The National Institute of Health and Care Excellence (NICE), an arm of the United Kingdom’s public health system, favors use of the oral cannabidiol solution Epidyolex as an add-on to clobazam to treat seizures associated with Lennox Gastaut syndrome (LGS) and Dravet syndrome in patients in England starting at age 2.
This is the first time a plant-derived, cannabis-based medicine has been recommended by NICE to be routinely covered by the country’s National Health System (NHS), making it available at no or low cost.
“This is a momentous occasion for U.K. patients and families who have waited for so many years for rigorously tested, evidenced and regulatory approved cannabis-based medicines to be reimbursed by the NHS,” Chris Tovey, CEO of GW Pharmaceuticals, the developer of Epidyolex, said in a press release. “This is proof that cannabis-based medicines can successfully go through extensive randomized placebo-controlled trials and a rigorous NICE evaluation process to reach patients.”
Epidyolex is a purified and oral form of CBD, the most common non-psychoactive cannabinoid compound found in the cannabis plant. CBD is thought to exert an anti-seizure effect by indirectly regulating the activity of the brain’s endocannabinoid system (ECS), which is key to modulate several essential neurological functions.
In contrast to other cannabis-plant elements, CBD does not have the mind-altering effects associated with the plant that gives users a “high.”
NICE’s recommendation follows the European Commission (EU) approving this medicine in September for the same patient population, as an add-on to the anti-epileptic generic medication clobazam (brand names Onfi and Sympazan), after a favorable opinion by the European Medicines Agency (EMA).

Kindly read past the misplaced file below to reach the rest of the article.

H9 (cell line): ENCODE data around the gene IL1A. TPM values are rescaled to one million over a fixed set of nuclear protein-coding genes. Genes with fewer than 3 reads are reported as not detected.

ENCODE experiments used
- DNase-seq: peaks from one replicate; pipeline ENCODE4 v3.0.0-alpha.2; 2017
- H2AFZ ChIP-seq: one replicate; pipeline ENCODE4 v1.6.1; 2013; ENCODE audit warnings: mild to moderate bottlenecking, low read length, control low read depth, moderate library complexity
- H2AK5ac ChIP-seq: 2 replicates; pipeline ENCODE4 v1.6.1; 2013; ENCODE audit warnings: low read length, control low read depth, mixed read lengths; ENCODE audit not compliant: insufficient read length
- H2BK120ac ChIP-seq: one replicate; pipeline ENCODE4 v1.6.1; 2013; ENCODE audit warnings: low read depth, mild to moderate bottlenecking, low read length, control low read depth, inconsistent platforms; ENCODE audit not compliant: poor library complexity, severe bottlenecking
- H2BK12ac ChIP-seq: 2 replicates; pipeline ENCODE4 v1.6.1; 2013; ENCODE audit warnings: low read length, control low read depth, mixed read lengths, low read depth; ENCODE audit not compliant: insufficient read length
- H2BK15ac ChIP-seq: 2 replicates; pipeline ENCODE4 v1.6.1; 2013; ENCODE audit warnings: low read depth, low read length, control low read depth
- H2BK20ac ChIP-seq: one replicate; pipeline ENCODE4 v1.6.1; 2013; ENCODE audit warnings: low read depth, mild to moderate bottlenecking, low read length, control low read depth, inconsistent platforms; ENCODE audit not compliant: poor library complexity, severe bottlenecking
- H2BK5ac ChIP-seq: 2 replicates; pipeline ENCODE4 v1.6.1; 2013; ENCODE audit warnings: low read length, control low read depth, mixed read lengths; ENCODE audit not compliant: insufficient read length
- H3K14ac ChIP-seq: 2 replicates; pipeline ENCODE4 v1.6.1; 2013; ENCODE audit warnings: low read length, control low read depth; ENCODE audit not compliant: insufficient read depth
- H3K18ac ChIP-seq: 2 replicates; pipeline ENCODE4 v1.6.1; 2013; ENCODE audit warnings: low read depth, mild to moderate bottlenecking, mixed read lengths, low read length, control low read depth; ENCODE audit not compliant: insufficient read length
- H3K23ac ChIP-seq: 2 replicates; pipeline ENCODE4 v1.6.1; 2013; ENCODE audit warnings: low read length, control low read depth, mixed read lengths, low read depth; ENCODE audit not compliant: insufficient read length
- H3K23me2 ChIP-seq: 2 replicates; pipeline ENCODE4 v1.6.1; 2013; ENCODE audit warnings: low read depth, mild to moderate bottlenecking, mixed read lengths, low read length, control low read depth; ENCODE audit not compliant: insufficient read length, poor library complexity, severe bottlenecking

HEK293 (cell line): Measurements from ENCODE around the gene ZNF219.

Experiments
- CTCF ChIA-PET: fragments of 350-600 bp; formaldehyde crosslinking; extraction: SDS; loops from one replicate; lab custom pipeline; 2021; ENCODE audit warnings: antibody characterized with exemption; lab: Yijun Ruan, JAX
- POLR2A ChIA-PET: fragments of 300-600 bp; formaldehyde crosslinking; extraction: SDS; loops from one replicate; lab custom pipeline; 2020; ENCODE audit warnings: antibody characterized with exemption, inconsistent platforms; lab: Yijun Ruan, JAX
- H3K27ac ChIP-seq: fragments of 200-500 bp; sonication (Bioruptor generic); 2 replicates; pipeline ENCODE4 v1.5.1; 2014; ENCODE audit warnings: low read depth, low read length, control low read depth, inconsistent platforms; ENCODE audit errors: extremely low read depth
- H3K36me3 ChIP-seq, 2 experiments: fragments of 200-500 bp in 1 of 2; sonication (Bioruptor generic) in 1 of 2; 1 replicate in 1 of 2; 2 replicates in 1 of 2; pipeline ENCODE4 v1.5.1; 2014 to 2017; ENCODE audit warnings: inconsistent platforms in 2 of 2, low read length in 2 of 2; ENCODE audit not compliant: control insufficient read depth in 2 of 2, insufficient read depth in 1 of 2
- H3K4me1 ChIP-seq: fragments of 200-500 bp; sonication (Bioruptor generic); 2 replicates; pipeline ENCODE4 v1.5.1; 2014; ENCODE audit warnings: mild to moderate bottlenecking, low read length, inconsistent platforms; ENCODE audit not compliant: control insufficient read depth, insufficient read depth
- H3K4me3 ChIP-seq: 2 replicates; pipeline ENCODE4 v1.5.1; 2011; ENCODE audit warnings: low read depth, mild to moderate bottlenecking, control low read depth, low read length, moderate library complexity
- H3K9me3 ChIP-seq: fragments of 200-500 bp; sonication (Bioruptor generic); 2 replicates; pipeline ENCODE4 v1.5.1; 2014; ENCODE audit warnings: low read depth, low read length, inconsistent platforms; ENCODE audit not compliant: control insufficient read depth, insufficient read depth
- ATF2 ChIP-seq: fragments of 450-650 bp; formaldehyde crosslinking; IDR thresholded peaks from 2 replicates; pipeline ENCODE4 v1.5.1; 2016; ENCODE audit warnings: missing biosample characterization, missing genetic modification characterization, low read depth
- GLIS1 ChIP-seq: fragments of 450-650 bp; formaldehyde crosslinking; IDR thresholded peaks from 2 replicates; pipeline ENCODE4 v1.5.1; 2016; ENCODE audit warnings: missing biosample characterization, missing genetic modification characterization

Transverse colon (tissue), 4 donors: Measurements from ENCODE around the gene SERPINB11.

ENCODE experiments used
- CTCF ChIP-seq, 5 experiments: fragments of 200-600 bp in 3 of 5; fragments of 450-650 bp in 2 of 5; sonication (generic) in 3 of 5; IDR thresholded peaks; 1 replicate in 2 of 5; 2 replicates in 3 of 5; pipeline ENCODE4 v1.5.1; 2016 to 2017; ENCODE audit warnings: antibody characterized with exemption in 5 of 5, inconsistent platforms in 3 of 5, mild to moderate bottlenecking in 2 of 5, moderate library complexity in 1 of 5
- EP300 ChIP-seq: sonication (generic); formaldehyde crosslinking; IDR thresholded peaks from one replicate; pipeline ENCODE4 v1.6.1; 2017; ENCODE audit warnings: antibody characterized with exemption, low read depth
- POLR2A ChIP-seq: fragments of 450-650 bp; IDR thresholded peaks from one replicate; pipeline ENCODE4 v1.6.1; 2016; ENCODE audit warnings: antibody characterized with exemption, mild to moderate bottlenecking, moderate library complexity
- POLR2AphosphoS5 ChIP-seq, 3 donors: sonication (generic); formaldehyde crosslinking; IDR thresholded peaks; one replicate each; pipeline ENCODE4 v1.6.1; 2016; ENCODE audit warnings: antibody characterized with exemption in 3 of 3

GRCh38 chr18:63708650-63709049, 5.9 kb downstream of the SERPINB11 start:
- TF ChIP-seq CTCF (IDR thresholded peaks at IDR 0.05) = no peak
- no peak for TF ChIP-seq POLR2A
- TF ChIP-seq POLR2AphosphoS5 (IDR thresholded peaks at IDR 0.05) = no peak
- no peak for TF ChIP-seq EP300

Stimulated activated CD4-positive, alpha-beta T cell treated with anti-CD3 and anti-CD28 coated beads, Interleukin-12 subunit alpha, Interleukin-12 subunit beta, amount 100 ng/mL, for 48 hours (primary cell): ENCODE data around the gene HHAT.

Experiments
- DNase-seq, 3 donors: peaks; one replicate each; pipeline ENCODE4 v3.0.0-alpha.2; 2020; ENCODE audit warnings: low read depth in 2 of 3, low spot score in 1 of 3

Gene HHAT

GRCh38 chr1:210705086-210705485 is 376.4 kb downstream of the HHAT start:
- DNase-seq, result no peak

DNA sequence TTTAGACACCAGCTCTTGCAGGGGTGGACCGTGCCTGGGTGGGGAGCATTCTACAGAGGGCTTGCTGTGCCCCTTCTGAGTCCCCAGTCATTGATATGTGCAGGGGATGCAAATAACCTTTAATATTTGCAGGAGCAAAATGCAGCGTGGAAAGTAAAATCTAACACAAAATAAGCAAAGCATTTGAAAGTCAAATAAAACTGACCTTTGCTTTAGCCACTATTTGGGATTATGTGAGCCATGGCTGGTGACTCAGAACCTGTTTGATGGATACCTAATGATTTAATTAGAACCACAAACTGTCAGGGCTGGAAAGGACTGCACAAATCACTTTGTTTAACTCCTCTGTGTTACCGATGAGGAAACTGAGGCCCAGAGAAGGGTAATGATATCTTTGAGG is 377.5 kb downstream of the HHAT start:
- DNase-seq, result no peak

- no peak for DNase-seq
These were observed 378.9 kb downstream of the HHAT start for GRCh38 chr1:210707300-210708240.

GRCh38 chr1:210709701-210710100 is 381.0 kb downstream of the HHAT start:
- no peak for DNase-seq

Data from these trials showed that treatment with Epidyolex significantly reduced the frequency of convulsive seizures by 38%–44%, and all seizures by 39%–51%. Epidyolex also was able to improve overall health and clinical status in approximately 80% of patients at six-month and one-year treatment intervals.
Epidyolex was generally well-tolerated, with most frequent adverse side effects including sleepiness, decreased appetite, diarrhea, fever, fatigue, and vomiting. Approximately 29% of trial participants experienced serious adverse events, with 8% deemed to be associated with Epidyolex.
“This is a significant moment for adults and children with the most difficult to treat epilepsies. NICE’s recommendation of cannabidiol oral solution follows a period of great anticipation and enthusiasm for patients and their clinicians. The European Medicines Agency (EMA) license and availability through the NHS is welcome as we badly need additional effective treatments for Dravet and Lennox Gastaut syndromes,” said Rhys Thomas, MD, a consultant neurologist at the Royal Victoria Hospital.
Following the marketing approval in Europe of Epidyolex, GW has been working with institutions in the U.K., Germany, Spain, France, and Italy to ensure health system reimbursement ahead of the medicine’s launch.
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